So it was that in the early 1980s a group of missionaries decided to do something about it. We founded a group which is now a national Catholic organization called From Mission to Mission (FMTM). As a first step, we devised a ten-day workshop on “Transition: A process of Death and Resurrection.” Experts in psychology, social sciences, and theology are called upon as resources, but they themselves must have been missionaries abroad.
We spend almost two days listening to individual stories. It’s a draining experience where things come out that you never even told your mother (especially your mother!) or your best friend. It is sacred ground where people can make peace with the past. It’s so overwhelming that we take a half-day off, just to catch our breath.
Then come the experts to tell the group where we stand today as a country and as a Church. It’s a primer on social analysis. Finally we bring in resource people who will help our charges figure out how they can redirect their skills and use their past experiences in the here and now.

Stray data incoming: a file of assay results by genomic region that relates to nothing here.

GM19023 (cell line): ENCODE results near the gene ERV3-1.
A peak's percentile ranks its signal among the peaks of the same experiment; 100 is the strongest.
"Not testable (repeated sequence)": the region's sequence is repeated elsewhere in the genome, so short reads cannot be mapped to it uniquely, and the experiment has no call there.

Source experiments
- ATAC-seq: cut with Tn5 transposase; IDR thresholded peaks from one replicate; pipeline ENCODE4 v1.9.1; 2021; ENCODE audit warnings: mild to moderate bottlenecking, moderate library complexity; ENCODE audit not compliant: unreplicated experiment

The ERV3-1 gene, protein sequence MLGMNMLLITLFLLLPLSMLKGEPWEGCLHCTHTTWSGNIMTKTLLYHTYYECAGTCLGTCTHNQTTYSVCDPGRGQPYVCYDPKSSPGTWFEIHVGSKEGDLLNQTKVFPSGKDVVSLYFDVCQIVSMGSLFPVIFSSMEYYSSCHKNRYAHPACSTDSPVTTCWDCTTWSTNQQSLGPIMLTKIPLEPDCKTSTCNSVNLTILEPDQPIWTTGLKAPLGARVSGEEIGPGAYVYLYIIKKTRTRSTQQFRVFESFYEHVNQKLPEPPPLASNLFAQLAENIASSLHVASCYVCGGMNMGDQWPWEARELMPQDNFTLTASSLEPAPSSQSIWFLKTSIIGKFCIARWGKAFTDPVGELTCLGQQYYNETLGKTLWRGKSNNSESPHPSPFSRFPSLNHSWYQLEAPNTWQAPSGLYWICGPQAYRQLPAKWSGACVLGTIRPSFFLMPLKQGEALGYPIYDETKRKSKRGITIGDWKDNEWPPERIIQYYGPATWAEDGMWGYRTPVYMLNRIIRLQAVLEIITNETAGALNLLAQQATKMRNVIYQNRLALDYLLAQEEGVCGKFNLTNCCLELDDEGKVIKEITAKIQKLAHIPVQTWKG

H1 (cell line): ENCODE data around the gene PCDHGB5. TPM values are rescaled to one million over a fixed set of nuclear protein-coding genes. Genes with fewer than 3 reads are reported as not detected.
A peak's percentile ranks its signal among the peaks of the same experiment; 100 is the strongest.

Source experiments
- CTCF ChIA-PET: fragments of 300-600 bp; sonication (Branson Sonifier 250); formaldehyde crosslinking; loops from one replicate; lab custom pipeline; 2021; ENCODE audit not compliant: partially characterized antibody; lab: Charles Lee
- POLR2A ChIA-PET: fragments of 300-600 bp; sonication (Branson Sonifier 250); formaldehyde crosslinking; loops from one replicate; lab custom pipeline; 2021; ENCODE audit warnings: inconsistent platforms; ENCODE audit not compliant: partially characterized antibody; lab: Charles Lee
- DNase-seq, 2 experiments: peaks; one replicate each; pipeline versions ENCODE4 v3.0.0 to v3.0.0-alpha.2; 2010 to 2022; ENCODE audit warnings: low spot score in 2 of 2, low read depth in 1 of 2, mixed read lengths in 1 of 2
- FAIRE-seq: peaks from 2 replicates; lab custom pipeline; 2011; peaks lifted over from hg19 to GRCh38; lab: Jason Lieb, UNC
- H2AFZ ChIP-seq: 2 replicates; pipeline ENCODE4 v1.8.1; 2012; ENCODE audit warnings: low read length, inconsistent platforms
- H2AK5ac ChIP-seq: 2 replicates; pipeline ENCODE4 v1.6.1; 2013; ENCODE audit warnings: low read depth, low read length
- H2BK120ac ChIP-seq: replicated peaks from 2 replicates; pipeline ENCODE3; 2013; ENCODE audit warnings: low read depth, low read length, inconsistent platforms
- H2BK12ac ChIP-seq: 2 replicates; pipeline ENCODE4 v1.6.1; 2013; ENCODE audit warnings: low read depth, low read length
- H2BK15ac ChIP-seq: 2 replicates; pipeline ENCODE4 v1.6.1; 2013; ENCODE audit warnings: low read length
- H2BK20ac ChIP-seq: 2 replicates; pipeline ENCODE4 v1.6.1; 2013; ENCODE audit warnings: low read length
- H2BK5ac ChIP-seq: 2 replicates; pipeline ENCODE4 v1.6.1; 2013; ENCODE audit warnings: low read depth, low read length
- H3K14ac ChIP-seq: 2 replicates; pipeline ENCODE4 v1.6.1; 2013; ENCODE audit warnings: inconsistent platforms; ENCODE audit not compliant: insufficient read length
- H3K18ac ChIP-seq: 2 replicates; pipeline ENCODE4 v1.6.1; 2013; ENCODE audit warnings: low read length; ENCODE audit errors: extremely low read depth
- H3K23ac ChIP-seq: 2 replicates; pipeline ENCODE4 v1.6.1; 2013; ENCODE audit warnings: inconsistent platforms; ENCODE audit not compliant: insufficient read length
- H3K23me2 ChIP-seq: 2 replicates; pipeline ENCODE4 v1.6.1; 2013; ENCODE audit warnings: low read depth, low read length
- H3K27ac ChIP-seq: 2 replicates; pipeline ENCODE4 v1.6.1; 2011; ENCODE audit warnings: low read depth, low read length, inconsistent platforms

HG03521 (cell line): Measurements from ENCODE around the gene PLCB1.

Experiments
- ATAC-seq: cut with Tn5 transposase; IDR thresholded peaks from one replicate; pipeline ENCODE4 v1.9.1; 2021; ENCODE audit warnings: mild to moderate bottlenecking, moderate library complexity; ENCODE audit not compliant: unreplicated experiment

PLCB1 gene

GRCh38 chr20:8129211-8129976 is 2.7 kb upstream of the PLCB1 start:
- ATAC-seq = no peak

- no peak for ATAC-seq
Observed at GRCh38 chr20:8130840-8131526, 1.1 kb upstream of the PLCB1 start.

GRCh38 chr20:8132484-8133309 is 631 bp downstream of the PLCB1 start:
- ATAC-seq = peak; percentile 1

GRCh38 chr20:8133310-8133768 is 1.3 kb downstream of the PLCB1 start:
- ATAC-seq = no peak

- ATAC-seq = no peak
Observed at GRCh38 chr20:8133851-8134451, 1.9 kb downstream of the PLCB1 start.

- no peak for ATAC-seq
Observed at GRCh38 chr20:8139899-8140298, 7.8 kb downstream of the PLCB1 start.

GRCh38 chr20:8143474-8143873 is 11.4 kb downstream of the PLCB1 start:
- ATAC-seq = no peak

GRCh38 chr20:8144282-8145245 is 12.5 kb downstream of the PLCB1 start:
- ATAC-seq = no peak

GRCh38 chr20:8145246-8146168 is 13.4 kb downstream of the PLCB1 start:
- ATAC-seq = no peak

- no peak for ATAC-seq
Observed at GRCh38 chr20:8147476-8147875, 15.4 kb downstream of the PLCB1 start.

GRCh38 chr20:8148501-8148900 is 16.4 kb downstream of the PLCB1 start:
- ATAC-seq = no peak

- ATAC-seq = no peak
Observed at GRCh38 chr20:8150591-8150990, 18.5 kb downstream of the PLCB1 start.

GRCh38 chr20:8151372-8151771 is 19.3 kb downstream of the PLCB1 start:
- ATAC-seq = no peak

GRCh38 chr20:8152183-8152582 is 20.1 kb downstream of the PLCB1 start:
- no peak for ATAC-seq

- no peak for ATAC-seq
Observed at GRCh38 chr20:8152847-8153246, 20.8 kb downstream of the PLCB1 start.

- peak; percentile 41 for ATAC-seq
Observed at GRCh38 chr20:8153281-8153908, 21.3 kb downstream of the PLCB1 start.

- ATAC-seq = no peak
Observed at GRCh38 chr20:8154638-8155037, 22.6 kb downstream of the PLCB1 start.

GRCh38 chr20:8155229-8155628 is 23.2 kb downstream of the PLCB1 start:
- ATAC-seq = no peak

We want these returned missionaries to contribute their wider worldview to their home Church and society. They are now missionaries to their own people. We like to think of ourselves as the thorn in the side of our society’s and of our Church’s complacency.
That’s what happened in Denver all those years ago, when just two of us “old hands” ran the program with the help of local experts. Now, the organization has grown and adapted to better serve the changing face of mission and to reflect our expertise in dealing with all kinds of transition, not just reentry. No matter how often you do it, every workshop is always a unique experience. Do we have all the answers? No, but we like to think of ourselves as wounded healers. God will do the rest.
Check out more great articles at http://www.combonimissionaries.org!
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Dylan Salomone spent two years serving in Guyana with Mercy Volunteer Corps (MVC). He participated in the From Mission to Mission Re-Entry Workshop and shares how it helped him transition home to the US and translate the gifts of his time with MVC forward.